Since cleanliness – be it the cleanliness of the body, dwelling places, courtyards, streets, markets, rivers and the whole surroundings – constitutes a branch of faith (iman) in Islam, as declared by the Prophet (pbuh) (Muslim, 2005, Hadith No. 328), Muslim architecture must be known for typifying and promoting it. The Prophet (pbuh) was very much concerned about the cleanliness of the whole of the city-state of Madinah in general, and about the cleanliness of his Mosque in particular. He also said that God is clean and loves cleanliness (al-Tirmidhi, 2010, Hadith No. 2723). When the Prophet’s Mosque was first put in use in the beginning, some people were not totally cleanliness-conscious; they were most likely those who had freshly entered the fold of the new religion. Among other things, they had the habit of spitting and expectorating phlegm inside the Mosque without doing away with it afterwards, or covering it up. The Prophet (pbuh) disliked the habit very much but the matter needed to be cured gradually and with a great deal of wisdom and goodly counsel. Thus, he advised those who did this that phlegm be scraped off and the place overlaid with saffron or crocus (za‘faran) or anything else pleasant and fragrant. The Prophet (pbuh) himself on a couple of occasions scraped off some people’s spit after having seen that it had been left behind. He would likewise shower with praises those who did the same. Towards this end there is a ḥadith (tradition) wherein the Prophet (pbuh) said that whoever does away with a disturbance from a mosque, God will build a house for him in Paradise (Jannah) (Ibn Majah, 2008, Hadith No. 749). In the Prophet’s Mosque, there was always plenty of water meant for the cleanliness of the Mosque as well as its users (Muslim, 2005, Hadith No. 4682).

An Abyssinian (Ethiopian) woman (or man, according to some sources) later took up the chore of looking after the cleanliness of the Mosque. So high a regard did the Prophet (pbuh) have for her that he told her one day that a double portion of reward would await her. When she died, however, some people treated her as of little consequence and buried her without informing the Prophet (pbuh). However, on discovering that she was missing, the Prophet (pbuh) asked concerning her. When told what had happened, he replied that they should have informed him. Then, he asked to be shown her grave where he prayed for her (al-Bukhari, 1981, Hadith No. 438).

 

4) Comprehensive excellence

 

Muslim architecture with all its aspects should embody the notion of comprehensive excellence because the latter is what is prescribed for Muslims in all situations and in all of their undertakings. The spirit of excellence and the striving for it should be felt at every stage and in every aspect of the process of creating buildings, from choosing a site and conceptualising and making a design, over a selection of building materials and quality of work, to the final execution of buildings and the activation of their function as environment-friendly, energy-efficient, and catering to the exact needs of their users. Excellence is to be a culture; it is not to be reduced to a mere slogan. Excellence is to be seen, not just heard.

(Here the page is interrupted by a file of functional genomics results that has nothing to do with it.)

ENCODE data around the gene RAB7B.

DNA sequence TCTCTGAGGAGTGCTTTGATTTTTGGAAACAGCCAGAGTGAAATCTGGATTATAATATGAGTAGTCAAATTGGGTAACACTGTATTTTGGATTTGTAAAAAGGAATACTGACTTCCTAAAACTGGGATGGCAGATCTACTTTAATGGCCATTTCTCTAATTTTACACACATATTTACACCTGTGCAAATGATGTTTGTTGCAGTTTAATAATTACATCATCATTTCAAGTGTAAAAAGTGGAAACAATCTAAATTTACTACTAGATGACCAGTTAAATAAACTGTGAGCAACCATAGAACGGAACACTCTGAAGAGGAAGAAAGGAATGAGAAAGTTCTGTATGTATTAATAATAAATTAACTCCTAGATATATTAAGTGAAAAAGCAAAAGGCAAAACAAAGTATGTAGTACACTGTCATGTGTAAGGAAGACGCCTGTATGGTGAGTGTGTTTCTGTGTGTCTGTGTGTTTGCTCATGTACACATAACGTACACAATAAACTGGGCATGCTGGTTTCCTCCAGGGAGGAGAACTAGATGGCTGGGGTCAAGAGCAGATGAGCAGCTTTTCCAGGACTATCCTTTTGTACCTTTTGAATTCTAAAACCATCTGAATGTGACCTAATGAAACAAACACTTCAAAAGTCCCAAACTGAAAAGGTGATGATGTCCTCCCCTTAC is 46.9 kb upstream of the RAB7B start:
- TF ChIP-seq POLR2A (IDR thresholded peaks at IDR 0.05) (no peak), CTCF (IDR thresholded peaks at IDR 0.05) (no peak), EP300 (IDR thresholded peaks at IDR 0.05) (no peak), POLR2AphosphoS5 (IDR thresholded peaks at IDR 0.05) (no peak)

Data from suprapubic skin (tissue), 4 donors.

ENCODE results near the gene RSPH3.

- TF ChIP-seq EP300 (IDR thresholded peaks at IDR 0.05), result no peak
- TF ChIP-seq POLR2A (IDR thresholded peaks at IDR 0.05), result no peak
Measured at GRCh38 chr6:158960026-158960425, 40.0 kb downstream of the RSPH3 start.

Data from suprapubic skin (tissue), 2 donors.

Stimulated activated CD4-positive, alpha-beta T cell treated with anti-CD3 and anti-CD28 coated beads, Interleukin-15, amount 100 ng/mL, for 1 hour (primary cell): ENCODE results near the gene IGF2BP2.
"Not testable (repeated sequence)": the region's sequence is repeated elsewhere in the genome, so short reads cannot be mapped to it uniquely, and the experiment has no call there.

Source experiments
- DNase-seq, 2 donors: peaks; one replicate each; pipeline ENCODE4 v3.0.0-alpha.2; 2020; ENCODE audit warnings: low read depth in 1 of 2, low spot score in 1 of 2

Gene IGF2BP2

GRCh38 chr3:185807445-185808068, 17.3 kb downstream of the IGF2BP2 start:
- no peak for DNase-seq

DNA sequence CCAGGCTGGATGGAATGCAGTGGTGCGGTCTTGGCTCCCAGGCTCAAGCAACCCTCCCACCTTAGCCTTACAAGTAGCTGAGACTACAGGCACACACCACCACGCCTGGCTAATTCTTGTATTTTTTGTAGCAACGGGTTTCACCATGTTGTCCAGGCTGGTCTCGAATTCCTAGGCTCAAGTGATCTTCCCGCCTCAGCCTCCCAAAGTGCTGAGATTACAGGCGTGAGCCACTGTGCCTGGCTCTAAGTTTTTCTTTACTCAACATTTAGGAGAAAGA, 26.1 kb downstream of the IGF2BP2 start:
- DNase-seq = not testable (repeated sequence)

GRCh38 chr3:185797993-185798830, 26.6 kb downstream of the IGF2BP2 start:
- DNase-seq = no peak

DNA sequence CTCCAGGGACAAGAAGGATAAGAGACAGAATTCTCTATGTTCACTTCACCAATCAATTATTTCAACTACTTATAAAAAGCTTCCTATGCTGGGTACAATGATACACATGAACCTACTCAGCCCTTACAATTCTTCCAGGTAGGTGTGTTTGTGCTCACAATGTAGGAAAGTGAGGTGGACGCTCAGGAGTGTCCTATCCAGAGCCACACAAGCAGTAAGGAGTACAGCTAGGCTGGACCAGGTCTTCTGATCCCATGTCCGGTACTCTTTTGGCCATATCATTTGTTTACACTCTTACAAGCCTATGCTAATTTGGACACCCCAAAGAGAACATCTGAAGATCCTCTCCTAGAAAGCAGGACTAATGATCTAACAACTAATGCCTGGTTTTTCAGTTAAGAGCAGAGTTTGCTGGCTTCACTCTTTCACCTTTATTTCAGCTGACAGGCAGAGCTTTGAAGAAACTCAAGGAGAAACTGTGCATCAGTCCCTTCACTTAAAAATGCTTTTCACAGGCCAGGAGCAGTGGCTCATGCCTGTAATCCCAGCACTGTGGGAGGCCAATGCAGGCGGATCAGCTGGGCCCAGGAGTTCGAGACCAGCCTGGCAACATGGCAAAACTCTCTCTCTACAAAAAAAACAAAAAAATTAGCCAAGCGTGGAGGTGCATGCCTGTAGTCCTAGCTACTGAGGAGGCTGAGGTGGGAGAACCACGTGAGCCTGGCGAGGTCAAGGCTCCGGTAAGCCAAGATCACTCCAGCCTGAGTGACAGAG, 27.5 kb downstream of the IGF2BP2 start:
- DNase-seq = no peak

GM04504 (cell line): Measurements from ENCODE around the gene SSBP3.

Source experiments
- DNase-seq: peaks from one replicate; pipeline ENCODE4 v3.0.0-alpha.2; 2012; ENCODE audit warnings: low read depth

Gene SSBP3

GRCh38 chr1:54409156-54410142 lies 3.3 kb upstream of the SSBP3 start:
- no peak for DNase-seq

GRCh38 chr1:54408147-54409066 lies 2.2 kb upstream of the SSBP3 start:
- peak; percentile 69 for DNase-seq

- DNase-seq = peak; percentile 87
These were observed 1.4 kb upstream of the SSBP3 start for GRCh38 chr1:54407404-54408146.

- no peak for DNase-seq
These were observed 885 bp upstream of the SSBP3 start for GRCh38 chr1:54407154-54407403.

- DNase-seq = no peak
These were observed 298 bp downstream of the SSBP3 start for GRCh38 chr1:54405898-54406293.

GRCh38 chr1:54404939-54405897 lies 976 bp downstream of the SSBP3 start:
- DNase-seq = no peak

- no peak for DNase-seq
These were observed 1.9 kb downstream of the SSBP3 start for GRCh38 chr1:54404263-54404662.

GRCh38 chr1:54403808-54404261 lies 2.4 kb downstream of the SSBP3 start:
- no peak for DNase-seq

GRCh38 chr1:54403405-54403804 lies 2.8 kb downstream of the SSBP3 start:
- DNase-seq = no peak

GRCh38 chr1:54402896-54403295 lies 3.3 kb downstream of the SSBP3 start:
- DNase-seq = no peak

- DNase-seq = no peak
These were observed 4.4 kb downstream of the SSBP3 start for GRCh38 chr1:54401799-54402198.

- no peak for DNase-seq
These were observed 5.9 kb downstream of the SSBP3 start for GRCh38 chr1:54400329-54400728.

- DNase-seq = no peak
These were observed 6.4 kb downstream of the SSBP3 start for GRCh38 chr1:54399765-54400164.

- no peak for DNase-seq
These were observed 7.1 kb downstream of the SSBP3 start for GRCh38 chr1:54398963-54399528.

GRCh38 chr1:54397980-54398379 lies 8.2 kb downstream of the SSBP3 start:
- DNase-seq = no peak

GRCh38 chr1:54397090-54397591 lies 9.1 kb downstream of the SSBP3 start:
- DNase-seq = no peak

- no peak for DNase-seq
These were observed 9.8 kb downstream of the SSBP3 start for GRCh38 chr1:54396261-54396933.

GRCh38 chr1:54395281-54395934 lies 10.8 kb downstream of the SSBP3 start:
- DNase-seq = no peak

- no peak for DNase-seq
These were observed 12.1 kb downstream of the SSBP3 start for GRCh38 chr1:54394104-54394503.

Striving for excellence is what God loves and what Islamic cultures and civilization ought to be famous for. Conversely, deliberate mediocrity, or that which stems from routine negligence or indolence, is what God loathes and what ought to be alien to genuine Islamic cultures and civilization. Due to both its conceptual and practical connotations, the significance of the concept of comprehensive excellence had to be advocated during the earliest stages of the arduous process of building the Madinah community. That was exactly what happened. The Prophet (pbuh) utilized the opportunity of building his Mosque as the first urban element in the course of urbanizing the city of Madinah, to educate the Muslims on many pressing issues including that of comprehensive excellence.

It is thus reported that in course of building the Mosque, a man from Hadramawt in the southern Arabian Peninsula was expertly treading clay for the making of the bricks of which the Mosque was built. On seeing him, the Prophet (pbuh) said: “May Allah have mercy upon him who excels in his profession.” To the man, he said: “Keep doing this job for I see that you excel in it” (al-Samahudi, 1997, vol. vol. 1 p. 333).

Another man from al-Yamamah in the east of the Arabian Peninsula reported that he came to the Prophet (pbuh) when the latter was building his Mosque with his companions. However, he realised that the Prophet (pbuh) did not really like how the people worked. The man said that he then took a shovel to work the clay and the Prophet (pbuh) seemed to have liked how he was doing the job. The Prophet (pbuh) then said: “Leave al-Ḥanafi (the man’s name) and the clay alone, for I see that he is the most competent among you to handle the clay” (al-Samahudi, 1997, vol. 1 p. 333). In another account, the Prophet (pbuh) said: “Bring al-Yamami (another name for the man) closer to the clay because he is the most excellent among you in handling it” (al-Samahudi, 1997, vol. 1 p. 334). The Prophet (pbuh) is also said to have called the man “the proprietor or lord of the clay, sahib al-tin” (al-Samahudi, 1997, vol. 3 p. 334).

 

5) Promoting just social interactions